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Senate acquits Trump in impeachment trial; Romney breaks with GOP to vote for conviction



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U.S. Senate Majority Leader Mitch McConnell, R-Ky., speaks Feb. 5 during his press conference on Capitol Hill in Washington, D.C. The Senate acquitted President Donald Trump of abuse of power and obstruction of Congress during his impeachment trial. Tribune News Service

By Jennifer Haberkorn and Sarah D. Wire
Los Angeles Times

WASHINGTON — The Senate on Wednesday acquitted President Donald Trump of abusing the power of his office and obstructing Congress' investigation into his conduct, ending the third presidential impeachment trial in American history.

Republicans and Democrats had appeared to be marching toward an entirely party-line vote. But Sen. Mitt Romney, R-Utah, the party's presidential candidate eight years ago, became the only GOP lawmaker to join Democrats in voting to convict the president for what he called "an appalling abuse of public trust."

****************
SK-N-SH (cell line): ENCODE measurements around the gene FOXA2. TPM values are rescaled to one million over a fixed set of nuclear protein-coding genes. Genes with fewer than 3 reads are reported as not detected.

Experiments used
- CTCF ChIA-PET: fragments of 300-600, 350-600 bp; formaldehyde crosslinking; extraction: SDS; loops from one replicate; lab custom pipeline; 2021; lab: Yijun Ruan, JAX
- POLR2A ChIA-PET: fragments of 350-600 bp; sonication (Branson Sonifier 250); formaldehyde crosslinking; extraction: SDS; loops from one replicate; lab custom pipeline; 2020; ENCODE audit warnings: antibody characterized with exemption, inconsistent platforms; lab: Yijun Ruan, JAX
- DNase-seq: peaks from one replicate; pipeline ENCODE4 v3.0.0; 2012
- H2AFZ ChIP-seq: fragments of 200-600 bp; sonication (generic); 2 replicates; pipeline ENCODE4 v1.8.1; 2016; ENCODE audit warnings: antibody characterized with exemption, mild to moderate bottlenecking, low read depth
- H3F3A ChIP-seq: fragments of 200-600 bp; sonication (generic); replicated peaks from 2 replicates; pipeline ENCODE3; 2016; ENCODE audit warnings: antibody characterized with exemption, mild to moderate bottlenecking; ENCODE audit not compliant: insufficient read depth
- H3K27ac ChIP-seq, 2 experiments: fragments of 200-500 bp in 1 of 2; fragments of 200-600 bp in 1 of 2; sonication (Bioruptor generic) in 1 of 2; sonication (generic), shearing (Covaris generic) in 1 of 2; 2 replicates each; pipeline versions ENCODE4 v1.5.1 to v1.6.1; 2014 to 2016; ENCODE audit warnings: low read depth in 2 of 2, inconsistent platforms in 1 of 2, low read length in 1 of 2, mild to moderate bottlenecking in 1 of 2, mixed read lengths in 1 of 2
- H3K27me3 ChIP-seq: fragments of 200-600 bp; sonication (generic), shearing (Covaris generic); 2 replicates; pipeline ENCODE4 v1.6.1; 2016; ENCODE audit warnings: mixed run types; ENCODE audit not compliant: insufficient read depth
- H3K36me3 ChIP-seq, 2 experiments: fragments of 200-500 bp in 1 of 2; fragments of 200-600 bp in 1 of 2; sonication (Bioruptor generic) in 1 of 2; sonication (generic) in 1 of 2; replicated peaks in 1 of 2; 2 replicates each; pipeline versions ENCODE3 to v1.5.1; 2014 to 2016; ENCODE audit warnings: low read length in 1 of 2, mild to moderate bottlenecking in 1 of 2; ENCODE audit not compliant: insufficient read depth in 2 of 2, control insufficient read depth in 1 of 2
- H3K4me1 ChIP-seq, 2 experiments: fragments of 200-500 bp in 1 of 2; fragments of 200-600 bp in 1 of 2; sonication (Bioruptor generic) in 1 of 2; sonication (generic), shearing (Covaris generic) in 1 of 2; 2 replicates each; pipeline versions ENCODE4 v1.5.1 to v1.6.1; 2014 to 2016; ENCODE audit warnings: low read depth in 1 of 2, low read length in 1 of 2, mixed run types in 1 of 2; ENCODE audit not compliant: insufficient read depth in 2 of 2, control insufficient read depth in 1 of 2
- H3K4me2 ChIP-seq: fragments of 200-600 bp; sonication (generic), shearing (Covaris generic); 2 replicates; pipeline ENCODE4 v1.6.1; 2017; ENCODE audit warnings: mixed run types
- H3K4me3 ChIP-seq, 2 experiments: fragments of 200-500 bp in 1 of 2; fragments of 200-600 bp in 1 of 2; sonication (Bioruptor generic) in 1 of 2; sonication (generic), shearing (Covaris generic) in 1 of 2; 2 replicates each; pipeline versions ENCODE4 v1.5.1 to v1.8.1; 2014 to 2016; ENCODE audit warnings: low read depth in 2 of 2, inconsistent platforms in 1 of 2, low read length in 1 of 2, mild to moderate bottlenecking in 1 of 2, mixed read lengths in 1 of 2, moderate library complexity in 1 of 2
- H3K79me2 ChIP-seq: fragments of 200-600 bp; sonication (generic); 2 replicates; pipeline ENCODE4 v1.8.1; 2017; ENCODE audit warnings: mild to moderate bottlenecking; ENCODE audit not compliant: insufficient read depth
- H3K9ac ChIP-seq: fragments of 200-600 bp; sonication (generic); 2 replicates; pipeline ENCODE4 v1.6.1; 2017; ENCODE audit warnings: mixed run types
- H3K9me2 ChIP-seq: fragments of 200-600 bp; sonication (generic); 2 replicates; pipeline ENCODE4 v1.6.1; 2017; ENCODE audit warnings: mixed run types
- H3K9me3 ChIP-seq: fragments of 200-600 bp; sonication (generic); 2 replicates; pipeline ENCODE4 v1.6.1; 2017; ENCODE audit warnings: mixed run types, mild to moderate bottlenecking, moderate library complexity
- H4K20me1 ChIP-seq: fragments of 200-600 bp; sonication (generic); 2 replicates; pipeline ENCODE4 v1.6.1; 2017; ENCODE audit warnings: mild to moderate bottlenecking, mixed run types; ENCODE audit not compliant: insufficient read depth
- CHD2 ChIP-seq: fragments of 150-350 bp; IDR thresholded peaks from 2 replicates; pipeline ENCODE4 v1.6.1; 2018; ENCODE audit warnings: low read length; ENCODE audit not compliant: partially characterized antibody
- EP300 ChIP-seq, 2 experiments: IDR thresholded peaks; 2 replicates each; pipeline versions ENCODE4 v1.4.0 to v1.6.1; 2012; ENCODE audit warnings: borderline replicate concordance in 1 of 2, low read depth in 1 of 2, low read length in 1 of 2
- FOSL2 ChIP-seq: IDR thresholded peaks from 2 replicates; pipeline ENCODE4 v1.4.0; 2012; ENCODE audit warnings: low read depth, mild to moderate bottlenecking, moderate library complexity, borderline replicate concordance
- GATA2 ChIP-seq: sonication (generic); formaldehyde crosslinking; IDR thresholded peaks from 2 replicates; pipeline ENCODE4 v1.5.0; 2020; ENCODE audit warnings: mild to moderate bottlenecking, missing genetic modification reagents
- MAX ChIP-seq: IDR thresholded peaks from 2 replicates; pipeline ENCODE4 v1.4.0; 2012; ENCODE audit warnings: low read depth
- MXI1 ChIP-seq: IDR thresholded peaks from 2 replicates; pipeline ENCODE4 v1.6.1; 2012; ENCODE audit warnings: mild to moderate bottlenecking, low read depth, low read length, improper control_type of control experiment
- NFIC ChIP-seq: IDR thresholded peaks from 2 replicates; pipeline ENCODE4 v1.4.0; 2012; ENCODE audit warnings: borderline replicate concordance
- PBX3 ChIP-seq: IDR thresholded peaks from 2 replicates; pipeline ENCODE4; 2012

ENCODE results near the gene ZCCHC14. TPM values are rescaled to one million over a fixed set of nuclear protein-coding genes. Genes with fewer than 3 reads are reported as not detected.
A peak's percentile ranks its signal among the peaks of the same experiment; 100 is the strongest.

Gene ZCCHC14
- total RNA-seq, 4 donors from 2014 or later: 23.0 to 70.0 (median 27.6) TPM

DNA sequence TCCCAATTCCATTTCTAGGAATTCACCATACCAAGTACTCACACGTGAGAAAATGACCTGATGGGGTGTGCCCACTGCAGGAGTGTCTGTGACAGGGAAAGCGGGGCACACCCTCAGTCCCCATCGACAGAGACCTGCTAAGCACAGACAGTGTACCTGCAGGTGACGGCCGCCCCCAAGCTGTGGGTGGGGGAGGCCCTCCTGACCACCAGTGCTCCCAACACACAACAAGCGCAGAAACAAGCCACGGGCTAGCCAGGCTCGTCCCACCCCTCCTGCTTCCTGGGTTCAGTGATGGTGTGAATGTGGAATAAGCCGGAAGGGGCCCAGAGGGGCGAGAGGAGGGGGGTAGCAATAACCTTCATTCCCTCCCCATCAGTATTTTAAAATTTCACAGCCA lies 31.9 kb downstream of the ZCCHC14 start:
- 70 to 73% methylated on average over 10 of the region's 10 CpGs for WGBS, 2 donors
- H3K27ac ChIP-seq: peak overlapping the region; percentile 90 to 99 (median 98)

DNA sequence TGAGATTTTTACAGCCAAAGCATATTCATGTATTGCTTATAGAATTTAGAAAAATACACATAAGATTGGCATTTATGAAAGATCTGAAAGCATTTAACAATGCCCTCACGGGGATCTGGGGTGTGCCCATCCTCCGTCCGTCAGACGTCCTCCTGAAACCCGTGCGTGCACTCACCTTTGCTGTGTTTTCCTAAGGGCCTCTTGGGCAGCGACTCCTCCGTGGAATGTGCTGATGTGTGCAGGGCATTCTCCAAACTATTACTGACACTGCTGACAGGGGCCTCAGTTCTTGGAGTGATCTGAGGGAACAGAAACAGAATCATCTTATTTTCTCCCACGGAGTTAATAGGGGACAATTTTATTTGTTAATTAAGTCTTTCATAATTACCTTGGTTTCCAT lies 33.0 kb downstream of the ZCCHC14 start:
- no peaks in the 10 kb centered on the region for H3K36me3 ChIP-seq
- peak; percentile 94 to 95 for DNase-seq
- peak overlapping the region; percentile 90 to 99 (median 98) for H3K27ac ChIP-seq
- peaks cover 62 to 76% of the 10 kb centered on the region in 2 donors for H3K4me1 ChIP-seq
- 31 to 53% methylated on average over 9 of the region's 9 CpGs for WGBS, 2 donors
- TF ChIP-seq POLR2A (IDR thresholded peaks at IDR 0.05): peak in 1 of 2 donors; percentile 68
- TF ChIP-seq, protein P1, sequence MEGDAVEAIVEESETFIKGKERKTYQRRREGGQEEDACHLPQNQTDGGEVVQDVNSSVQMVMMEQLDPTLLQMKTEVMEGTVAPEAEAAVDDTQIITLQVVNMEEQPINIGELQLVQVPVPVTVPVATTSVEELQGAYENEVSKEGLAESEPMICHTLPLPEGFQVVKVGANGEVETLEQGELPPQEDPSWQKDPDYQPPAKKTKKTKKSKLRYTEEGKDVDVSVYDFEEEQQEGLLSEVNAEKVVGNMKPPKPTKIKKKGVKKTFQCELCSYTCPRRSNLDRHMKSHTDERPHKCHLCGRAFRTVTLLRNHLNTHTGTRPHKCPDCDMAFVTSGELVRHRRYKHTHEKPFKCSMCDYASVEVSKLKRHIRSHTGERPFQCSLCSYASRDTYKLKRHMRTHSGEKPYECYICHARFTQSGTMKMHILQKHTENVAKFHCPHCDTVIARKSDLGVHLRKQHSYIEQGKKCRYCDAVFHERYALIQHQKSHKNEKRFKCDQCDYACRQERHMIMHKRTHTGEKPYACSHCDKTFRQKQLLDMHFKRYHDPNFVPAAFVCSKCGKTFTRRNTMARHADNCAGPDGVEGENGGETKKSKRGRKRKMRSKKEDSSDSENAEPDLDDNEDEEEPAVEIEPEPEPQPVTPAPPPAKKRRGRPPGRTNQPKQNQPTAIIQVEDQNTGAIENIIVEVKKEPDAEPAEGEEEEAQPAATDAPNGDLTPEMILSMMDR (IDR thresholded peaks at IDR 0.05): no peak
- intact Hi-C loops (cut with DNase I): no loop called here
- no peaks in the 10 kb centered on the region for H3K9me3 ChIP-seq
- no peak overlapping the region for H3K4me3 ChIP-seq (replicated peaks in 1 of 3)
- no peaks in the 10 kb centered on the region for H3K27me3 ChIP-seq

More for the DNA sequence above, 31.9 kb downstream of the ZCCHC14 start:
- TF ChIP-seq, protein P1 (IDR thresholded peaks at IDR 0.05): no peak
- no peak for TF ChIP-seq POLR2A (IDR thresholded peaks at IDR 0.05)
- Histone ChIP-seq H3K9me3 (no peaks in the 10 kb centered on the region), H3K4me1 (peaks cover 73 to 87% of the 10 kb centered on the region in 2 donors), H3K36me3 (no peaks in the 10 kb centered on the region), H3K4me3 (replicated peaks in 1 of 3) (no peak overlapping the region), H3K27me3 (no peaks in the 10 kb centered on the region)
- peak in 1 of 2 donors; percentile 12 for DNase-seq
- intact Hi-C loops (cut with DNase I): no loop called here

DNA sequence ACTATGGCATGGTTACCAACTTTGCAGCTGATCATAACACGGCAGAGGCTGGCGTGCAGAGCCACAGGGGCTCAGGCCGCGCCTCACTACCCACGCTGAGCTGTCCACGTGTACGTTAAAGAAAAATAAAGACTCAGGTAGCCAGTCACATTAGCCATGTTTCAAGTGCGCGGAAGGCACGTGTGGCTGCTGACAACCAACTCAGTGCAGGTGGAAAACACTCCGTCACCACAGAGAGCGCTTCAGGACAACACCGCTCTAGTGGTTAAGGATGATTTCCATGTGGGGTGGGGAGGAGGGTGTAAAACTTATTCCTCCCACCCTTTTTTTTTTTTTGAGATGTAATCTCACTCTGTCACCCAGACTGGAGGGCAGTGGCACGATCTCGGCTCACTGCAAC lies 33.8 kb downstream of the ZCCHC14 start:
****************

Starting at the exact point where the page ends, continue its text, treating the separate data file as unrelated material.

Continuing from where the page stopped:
For Trump, the Senate verdict allows him to declare victory as he turns toward a reelection bid. But unlike any president in modern history, he will run under the stigma having been impeached by the House — a move with unknown political consequence.

Moreover, although Romney stood alone among Republicans in voting to convict Trump, he had company among his party's senators in rejecting Trump's repeated claim that his actions were "perfect." More than a half-dozen Republican senators have said they believe Trump's actions regarding Ukraine were wrong, although they felt the conduct should not result in his removal from office.

The Senate voted 48-52 on the first article of impeachment, abuse of power, and 47-53 on the second article, obstruction of justice. Romney voted against the second article. Both articles required 67 votes for approval.